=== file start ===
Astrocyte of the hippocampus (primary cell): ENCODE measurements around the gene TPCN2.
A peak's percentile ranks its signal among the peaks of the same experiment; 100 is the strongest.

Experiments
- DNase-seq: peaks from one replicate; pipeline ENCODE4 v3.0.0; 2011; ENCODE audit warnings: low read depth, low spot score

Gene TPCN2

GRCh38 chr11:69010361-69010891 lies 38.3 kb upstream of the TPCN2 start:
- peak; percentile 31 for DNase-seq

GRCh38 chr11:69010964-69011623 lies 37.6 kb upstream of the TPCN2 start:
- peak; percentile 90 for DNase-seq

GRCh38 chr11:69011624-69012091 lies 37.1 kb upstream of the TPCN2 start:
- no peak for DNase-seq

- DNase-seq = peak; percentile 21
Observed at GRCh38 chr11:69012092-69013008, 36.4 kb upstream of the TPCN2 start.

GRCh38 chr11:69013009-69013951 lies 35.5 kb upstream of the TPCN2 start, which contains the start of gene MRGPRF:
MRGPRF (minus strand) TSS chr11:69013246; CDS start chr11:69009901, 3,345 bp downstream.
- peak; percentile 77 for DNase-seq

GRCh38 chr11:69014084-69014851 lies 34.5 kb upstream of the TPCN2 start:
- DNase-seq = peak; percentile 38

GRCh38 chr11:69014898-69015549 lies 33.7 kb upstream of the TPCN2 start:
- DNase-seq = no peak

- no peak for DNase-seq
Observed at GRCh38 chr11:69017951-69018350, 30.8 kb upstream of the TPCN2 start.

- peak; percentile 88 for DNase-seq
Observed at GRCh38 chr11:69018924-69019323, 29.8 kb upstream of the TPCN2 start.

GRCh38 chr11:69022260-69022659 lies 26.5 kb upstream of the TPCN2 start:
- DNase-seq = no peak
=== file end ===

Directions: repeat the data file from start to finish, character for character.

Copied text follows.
Astrocyte of the hippocampus (primary cell): ENCODE measurements around the gene TPCN2.
A peak's percentile ranks its signal among the peaks of the same experiment; 100 is the strongest.

Experiments
- DNase-seq: peaks from one replicate; pipeline ENCODE4 v3.0.0; 2011; ENCODE audit warnings: low read depth, low spot score

Gene TPCN2

GRCh38 chr11:69010361-69010891 lies 38.3 kb upstream of the TPCN2 start:
- peak; percentile 31 for DNase-seq

GRCh38 chr11:69010964-69011623 lies 37.6 kb upstream of the TPCN2 start:
- peak; percentile 90 for DNase-seq

GRCh38 chr11:69011624-69012091 lies 37.1 kb upstream of the TPCN2 start:
- no peak for DNase-seq

- DNase-seq = peak; percentile 21
Observed at GRCh38 chr11:69012092-69013008, 36.4 kb upstream of the TPCN2 start.

GRCh38 chr11:69013009-69013951 lies 35.5 kb upstream of the TPCN2 start, which contains the start of gene MRGPRF:
MRGPRF (minus strand) TSS chr11:69013246; CDS start chr11:69009901, 3,345 bp downstream.
- peak; percentile 77 for DNase-seq

GRCh38 chr11:69014084-69014851 lies 34.5 kb upstream of the TPCN2 start:
- DNase-seq = peak; percentile 38

GRCh38 chr11:69014898-69015549 lies 33.7 kb upstream of the TPCN2 start:
- DNase-seq = no peak

- no peak for DNase-seq
Observed at GRCh38 chr11:69017951-69018350, 30.8 kb upstream of the TPCN2 start.

- peak; percentile 88 for DNase-seq
Observed at GRCh38 chr11:69018924-69019323, 29.8 kb upstream of the TPCN2 start.

GRCh38 chr11:69022260-69022659 lies 26.5 kb upstream of the TPCN2 start:
- DNase-seq = no peak